Community nurses help take the pressure off ... ulcers

By Jamie Hill - 14 November 2017

Health and Beauty

Pressure ulcers can be a painful consequence of a lengthy hospital stay with the potential to add weeks, or even months, on to a patient’s recovery. 

But while they are problematic, they are also avoidable, which is why community nurses across Swindon will be using this week’s international Stop the Pressure Day to let other healthcare staff know about what they can do to help prevent these painful injuries.  

Expert nurses who care for patients in their homes will be meeting colleagues at the North Swindon base of Great Western Hospitals NHS Foundation Trust, located at the Orbital Shopping Park, on Friday 17 November to raise awareness of the condition.

Pressure ulcers are skin injuries that develop after an area of the body – such as the hips or lower spine – is put under pressure for a prolonged period of time. 

While they can affect anyone, sores are most common in people with limited mobility, such as those in a hospital bed or wheelchair.  

Laura Deville, Tissue Viability Nurse, said: “Our message is that pressure ulcers should be everybody’s business.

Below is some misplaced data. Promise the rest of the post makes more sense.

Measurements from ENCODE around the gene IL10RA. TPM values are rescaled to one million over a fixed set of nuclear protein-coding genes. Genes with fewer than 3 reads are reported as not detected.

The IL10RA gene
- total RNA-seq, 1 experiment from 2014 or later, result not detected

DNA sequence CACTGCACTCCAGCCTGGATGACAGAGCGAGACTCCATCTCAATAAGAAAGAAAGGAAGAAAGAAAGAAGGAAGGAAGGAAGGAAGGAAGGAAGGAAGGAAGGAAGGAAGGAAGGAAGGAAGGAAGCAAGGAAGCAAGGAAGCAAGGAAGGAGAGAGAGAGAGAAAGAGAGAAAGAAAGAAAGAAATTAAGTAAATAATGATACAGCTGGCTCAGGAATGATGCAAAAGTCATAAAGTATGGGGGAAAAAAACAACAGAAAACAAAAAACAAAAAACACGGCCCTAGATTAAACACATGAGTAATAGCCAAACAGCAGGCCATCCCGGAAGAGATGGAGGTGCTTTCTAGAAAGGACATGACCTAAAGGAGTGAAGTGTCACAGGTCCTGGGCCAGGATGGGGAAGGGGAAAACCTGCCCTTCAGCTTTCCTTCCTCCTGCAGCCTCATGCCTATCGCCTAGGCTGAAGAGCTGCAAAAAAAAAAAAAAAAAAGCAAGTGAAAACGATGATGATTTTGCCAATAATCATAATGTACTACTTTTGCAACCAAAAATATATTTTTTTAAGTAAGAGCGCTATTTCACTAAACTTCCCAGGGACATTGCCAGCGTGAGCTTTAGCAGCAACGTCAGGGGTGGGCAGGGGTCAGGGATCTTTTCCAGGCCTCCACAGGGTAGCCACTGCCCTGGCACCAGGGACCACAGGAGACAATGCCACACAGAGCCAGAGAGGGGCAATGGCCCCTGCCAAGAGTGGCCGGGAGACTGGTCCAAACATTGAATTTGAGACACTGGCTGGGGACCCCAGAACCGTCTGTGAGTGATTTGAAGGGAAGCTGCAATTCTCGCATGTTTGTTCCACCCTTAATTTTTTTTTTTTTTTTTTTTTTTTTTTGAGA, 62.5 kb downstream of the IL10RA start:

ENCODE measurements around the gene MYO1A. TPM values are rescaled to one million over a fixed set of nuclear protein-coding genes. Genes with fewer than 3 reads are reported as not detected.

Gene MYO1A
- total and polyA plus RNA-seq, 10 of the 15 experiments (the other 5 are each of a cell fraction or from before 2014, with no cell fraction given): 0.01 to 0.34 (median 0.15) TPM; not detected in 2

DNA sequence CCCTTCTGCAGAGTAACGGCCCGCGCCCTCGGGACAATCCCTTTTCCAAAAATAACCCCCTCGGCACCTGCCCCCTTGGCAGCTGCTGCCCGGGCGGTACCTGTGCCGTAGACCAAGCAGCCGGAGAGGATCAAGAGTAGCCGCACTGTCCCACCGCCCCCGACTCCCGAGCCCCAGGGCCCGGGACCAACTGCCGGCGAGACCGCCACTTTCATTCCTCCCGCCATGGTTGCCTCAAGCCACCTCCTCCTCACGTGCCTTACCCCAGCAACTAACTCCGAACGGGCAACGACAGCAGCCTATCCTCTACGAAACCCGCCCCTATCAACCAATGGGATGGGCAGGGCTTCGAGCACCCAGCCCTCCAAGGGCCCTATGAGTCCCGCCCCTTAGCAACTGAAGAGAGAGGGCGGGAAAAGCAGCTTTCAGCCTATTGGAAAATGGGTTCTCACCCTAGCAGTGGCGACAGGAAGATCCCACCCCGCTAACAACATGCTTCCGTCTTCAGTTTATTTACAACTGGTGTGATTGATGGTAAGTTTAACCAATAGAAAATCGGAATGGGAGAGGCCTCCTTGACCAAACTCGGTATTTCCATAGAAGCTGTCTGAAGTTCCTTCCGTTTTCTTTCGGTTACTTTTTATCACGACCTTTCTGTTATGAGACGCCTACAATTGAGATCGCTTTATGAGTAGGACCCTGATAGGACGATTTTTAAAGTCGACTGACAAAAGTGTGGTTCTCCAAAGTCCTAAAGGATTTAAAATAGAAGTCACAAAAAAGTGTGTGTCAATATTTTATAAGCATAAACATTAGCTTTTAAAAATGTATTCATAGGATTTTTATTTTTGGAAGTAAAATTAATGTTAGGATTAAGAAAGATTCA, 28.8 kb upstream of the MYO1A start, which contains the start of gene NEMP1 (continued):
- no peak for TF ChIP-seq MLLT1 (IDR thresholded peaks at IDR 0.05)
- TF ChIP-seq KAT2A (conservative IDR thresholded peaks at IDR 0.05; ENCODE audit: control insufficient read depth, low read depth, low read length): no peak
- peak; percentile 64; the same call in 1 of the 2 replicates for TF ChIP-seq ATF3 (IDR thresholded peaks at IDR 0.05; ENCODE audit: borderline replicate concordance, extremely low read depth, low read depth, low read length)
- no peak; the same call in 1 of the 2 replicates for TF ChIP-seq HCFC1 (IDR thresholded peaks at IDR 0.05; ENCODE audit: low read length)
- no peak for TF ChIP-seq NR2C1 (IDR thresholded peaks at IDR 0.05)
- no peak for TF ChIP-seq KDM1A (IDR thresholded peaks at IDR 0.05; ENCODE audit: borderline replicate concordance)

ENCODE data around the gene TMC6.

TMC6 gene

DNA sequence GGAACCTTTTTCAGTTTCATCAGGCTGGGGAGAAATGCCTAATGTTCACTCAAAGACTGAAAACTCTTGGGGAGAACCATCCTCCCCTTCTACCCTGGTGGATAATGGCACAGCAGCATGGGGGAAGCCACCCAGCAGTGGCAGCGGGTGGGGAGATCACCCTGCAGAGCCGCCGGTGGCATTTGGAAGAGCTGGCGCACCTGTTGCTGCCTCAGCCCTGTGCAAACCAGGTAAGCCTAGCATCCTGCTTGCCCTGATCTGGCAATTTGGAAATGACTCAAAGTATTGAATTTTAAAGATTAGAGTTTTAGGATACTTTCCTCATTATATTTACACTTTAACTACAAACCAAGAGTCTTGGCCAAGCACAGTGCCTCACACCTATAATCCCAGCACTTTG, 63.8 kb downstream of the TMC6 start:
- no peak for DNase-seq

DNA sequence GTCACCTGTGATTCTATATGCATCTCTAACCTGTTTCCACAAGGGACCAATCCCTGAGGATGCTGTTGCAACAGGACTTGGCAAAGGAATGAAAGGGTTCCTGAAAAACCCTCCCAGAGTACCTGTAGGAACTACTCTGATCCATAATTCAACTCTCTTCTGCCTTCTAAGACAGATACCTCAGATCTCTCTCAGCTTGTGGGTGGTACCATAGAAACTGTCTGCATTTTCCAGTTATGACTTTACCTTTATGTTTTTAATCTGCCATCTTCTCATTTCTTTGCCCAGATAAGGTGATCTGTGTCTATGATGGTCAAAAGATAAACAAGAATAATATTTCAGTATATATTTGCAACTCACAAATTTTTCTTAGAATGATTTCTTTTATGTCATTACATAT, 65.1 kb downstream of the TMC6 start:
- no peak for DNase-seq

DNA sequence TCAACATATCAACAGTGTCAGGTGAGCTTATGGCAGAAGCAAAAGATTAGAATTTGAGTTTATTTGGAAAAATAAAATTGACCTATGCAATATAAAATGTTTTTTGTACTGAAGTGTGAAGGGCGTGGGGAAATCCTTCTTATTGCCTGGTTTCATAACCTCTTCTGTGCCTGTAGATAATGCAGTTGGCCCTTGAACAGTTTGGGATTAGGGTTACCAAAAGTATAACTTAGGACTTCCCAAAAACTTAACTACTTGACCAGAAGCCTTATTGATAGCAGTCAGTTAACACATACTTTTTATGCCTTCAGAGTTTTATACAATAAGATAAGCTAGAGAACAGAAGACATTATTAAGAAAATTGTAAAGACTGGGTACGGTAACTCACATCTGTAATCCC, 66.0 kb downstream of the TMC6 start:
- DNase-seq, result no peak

“The rationale behind Stop the Pressure Day is to make all healthcare staff aware of just how serious pressure ulcers can be and, more importantly, the practical steps that can be taken to stop them from developing at all. 

“Our day is open to everyone. You do not need to be a nurse to help make a difference in prevention.”

Staff visiting the Orbital on Friday will be able to take part in educational quizzes, look at the equipment used to prevent pressure ulcers and put questions directly to the community nursing team, many of whom are caring for patients suffering from the condition every day.

Currently, patients in Swindon experience the lowest number of pressure ulcers in the South West with only around five in every 15,000 inpatients at the Great Western Hospital expected to develop an injury. 

This is a reduction of more than 60 per cent when compared to 2015 and can be linked to all inpatients now being given a skin assessment within two hours of admission. 

Tackling pressure ulcers has for the last few years been one of the Trust’s most important Sign up to Safety pledges and a key component of 500 Lives – the ongoing campaign to save an extra 500 lives by 2020.

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